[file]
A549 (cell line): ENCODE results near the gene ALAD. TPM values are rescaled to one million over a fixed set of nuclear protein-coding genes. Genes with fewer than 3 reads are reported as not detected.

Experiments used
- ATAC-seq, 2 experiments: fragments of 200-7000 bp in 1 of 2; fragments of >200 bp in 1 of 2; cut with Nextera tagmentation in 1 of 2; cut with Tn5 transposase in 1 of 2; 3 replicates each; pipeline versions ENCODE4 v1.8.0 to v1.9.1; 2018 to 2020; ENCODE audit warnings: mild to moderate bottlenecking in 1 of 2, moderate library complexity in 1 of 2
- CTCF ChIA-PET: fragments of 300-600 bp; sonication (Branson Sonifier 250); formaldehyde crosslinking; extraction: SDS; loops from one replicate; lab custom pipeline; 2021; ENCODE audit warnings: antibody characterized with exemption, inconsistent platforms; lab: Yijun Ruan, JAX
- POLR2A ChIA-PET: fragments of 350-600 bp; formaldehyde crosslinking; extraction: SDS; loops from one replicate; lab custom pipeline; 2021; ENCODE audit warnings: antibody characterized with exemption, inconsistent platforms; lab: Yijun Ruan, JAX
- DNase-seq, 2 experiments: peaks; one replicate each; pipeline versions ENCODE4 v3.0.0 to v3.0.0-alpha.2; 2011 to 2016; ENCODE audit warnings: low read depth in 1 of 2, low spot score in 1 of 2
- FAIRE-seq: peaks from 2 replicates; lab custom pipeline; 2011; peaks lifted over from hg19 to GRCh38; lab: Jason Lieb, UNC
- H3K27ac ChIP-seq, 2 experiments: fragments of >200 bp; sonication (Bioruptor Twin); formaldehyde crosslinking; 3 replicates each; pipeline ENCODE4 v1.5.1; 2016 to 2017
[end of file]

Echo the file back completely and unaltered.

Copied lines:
A549 (cell line): ENCODE results near the gene ALAD. TPM values are rescaled to one million over a fixed set of nuclear protein-coding genes. Genes with fewer than 3 reads are reported as not detected.

Experiments used
- ATAC-seq, 2 experiments: fragments of 200-7000 bp in 1 of 2; fragments of >200 bp in 1 of 2; cut with Nextera tagmentation in 1 of 2; cut with Tn5 transposase in 1 of 2; 3 replicates each; pipeline versions ENCODE4 v1.8.0 to v1.9.1; 2018 to 2020; ENCODE audit warnings: mild to moderate bottlenecking in 1 of 2, moderate library complexity in 1 of 2
- CTCF ChIA-PET: fragments of 300-600 bp; sonication (Branson Sonifier 250); formaldehyde crosslinking; extraction: SDS; loops from one replicate; lab custom pipeline; 2021; ENCODE audit warnings: antibody characterized with exemption, inconsistent platforms; lab: Yijun Ruan, JAX
- POLR2A ChIA-PET: fragments of 350-600 bp; formaldehyde crosslinking; extraction: SDS; loops from one replicate; lab custom pipeline; 2021; ENCODE audit warnings: antibody characterized with exemption, inconsistent platforms; lab: Yijun Ruan, JAX
- DNase-seq, 2 experiments: peaks; one replicate each; pipeline versions ENCODE4 v3.0.0 to v3.0.0-alpha.2; 2011 to 2016; ENCODE audit warnings: low read depth in 1 of 2, low spot score in 1 of 2
- FAIRE-seq: peaks from 2 replicates; lab custom pipeline; 2011; peaks lifted over from hg19 to GRCh38; lab: Jason Lieb, UNC
- H3K27ac ChIP-seq, 2 experiments: fragments of >200 bp; sonication (Bioruptor Twin); formaldehyde crosslinking; 3 replicates each; pipeline ENCODE4 v1.5.1; 2016 to 2017